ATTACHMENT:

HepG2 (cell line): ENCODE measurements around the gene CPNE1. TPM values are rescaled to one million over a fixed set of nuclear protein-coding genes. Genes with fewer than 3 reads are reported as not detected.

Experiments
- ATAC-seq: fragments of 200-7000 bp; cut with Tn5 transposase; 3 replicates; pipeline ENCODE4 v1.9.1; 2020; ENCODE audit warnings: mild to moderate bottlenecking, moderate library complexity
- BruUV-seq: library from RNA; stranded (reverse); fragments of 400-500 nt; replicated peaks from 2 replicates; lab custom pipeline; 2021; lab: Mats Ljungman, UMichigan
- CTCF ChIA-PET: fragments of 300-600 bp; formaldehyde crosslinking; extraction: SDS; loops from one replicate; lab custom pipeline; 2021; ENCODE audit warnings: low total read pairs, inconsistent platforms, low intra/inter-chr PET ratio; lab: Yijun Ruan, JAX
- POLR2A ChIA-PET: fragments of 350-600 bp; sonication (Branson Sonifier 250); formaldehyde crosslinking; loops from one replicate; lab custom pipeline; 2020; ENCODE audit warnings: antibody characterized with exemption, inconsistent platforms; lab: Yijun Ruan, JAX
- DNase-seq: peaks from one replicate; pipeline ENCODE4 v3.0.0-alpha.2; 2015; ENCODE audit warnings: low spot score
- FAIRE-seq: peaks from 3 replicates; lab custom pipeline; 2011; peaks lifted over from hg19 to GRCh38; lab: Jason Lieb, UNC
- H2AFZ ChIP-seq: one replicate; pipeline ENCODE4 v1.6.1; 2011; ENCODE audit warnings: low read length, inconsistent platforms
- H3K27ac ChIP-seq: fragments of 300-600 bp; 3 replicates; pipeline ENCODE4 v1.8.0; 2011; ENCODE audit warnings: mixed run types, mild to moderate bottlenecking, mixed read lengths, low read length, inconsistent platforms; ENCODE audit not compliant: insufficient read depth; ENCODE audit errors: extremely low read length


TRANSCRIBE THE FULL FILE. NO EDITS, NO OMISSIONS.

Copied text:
HepG2 (cell line): ENCODE measurements around the gene CPNE1. TPM values are rescaled to one million over a fixed set of nuclear protein-coding genes. Genes with fewer than 3 reads are reported as not detected.

Experiments
- ATAC-seq: fragments of 200-7000 bp; cut with Tn5 transposase; 3 replicates; pipeline ENCODE4 v1.9.1; 2020; ENCODE audit warnings: mild to moderate bottlenecking, moderate library complexity
- BruUV-seq: library from RNA; stranded (reverse); fragments of 400-500 nt; replicated peaks from 2 replicates; lab custom pipeline; 2021; lab: Mats Ljungman, UMichigan
- CTCF ChIA-PET: fragments of 300-600 bp; formaldehyde crosslinking; extraction: SDS; loops from one replicate; lab custom pipeline; 2021; ENCODE audit warnings: low total read pairs, inconsistent platforms, low intra/inter-chr PET ratio; lab: Yijun Ruan, JAX
- POLR2A ChIA-PET: fragments of 350-600 bp; sonication (Branson Sonifier 250); formaldehyde crosslinking; loops from one replicate; lab custom pipeline; 2020; ENCODE audit warnings: antibody characterized with exemption, inconsistent platforms; lab: Yijun Ruan, JAX
- DNase-seq: peaks from one replicate; pipeline ENCODE4 v3.0.0-alpha.2; 2015; ENCODE audit warnings: low spot score
- FAIRE-seq: peaks from 3 replicates; lab custom pipeline; 2011; peaks lifted over from hg19 to GRCh38; lab: Jason Lieb, UNC
- H2AFZ ChIP-seq: one replicate; pipeline ENCODE4 v1.6.1; 2011; ENCODE audit warnings: low read length, inconsistent platforms
- H3K27ac ChIP-seq: fragments of 300-600 bp; 3 replicates; pipeline ENCODE4 v1.8.0; 2011; ENCODE audit warnings: mixed run types, mild to moderate bottlenecking, mixed read lengths, low read length, inconsistent platforms; ENCODE audit not compliant: insufficient read depth; ENCODE audit errors: extremely low read length